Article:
Edinburgh salon rages at Council as rubbish lies on street for 12 days

A SALON kicked up a stink after a mound of rubbish dumped outside its premises was left for almost two weeks after it was first reported.

By The Newsroom
Friday, 19th August 2016, 8:21 am
Updated Friday, 19th August 2016, 9:23 am
Rubbish dumped in Frederick Street. Picture: Scott Louden
Rubbish dumped in Frederick Street. Picture: Scott Louden

Sonia Gill, receptionist at Angus Gordon Hairdressing in Frederick Street, contacted the city council 12 days ago about the mess.

She thought it would be dealt with right away, especially when environmental services told her waste was top priority.

But it wasn’t until just an hour after the Evening News quizzed the council about the mess yesterday that bin men arrived to take it away.

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“I had been calling for 11 days straight and each time I’ve spoken to a different person,” Ms Gill said.

“They initially told me that one of their street teams who go around the city picking up litter would be along and it was top priority, but nobody ever arrived.

“Then, yesterday morning, maybe an hour after an Evening News photographer had been round, a van turned up to take it away.

“It was really strange, they never told us it was coming or anything, the only reason we knew it was happening was we were waiting for a client to arrive and were looking out the window and spotted them.”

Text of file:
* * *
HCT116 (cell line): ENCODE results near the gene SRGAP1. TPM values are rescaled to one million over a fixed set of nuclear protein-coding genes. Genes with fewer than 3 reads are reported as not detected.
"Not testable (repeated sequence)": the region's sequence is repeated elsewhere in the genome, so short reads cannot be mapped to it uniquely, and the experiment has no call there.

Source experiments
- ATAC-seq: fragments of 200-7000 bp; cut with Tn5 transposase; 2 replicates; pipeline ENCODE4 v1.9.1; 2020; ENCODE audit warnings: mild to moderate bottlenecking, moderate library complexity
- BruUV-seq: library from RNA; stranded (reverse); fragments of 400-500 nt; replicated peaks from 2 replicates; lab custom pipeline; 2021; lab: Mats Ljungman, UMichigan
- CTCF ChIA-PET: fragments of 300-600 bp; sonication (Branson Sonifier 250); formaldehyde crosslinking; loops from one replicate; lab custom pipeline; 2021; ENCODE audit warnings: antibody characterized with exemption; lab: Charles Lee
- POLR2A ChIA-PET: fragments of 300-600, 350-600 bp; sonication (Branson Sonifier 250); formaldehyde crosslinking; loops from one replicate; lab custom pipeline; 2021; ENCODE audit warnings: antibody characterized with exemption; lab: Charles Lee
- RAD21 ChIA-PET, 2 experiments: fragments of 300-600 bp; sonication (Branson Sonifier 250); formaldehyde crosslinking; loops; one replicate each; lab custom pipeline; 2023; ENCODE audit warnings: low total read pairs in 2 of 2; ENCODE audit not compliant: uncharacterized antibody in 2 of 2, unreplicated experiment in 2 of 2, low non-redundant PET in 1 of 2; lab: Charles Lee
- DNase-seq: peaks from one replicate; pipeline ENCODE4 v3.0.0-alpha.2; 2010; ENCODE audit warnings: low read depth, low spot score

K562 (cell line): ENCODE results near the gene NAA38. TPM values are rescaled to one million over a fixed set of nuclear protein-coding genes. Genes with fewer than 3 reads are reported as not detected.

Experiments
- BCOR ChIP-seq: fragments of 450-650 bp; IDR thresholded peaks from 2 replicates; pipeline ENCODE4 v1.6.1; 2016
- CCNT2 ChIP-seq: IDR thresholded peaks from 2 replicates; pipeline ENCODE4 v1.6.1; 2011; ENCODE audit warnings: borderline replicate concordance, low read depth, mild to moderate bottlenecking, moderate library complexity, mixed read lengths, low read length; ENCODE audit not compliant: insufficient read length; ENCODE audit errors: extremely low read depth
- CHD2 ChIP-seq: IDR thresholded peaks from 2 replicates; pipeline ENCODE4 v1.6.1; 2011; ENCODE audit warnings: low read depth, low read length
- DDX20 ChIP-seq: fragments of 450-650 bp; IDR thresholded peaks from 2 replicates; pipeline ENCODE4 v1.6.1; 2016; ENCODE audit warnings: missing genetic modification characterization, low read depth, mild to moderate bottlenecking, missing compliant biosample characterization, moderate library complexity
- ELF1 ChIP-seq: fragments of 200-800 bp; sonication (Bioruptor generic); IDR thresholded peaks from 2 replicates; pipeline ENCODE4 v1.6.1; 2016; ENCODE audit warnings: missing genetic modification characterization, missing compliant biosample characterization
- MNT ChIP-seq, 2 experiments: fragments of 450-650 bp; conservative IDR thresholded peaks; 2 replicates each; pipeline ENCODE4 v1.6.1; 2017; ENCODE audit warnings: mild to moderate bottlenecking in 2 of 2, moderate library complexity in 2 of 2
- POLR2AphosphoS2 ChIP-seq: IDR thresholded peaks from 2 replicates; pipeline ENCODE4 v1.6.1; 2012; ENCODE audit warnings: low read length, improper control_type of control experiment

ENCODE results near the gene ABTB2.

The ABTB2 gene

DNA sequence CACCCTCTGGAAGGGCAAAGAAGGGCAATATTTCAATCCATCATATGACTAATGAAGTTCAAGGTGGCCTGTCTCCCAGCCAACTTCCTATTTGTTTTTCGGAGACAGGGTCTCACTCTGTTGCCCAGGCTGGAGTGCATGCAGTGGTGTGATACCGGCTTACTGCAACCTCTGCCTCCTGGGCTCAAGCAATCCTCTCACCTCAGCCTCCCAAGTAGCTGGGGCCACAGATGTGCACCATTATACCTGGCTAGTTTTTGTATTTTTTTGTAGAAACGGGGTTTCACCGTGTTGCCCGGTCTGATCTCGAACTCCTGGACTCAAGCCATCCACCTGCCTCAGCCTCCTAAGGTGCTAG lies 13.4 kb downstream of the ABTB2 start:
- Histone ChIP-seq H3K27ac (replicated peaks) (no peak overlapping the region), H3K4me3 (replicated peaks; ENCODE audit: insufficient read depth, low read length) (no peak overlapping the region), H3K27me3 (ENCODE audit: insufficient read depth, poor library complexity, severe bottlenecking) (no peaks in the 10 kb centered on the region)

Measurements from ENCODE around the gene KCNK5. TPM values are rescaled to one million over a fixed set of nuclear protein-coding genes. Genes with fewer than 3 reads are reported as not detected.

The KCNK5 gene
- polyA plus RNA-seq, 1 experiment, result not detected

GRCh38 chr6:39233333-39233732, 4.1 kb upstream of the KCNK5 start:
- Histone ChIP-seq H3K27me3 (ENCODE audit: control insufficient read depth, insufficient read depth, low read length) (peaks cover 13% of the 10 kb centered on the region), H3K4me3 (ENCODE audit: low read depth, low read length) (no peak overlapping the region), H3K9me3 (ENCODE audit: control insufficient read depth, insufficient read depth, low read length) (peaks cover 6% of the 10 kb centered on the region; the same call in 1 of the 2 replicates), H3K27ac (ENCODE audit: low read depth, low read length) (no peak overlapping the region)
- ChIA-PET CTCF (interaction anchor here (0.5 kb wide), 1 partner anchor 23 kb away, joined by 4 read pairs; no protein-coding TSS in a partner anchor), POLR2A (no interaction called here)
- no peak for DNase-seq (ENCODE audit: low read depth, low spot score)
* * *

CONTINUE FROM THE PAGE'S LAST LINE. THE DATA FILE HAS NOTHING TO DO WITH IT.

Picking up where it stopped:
A spokeswoman for the council apologised to the salon for the delay in retrieving the waste.

“This rubbish, which we understand was a case of fly-tipping, has now been collected by our street cleaning team,” she said.

“We apologise for any inconvenience caused to adjacent businesses and the public. We are always looking at ways to improve our reporting system and follow-up.”

The council has come under fire for messy streets, particularly during the Festival, on social media. Tweets earlier in the week pointed out overflowing bins at the foot of The Mound as well as similar cases in Dundas Street, Ferry Road Gardens and Blair Street.

But environment leader Councillor Lesley Hinds was quick to defend the city’s waste management scheme and called on the public to do more to curb problems.

“This summer we’ve enlisted a crew of extra staff and it’s great to see so many of them out and about dealing with the challenge of trying to keep our city clean,” she said.

“We’ve also added larger bins and increased the frequency of litter bin collections in the city centre to cope with demand, while for the first time we’re trialling sensors on some of our bins. However, we can’t ignore the rubbish bins that are overflowing and we make every effort to attend to these.

“That said, we need the public to help minimise its effects by disposing of litter responsibly.”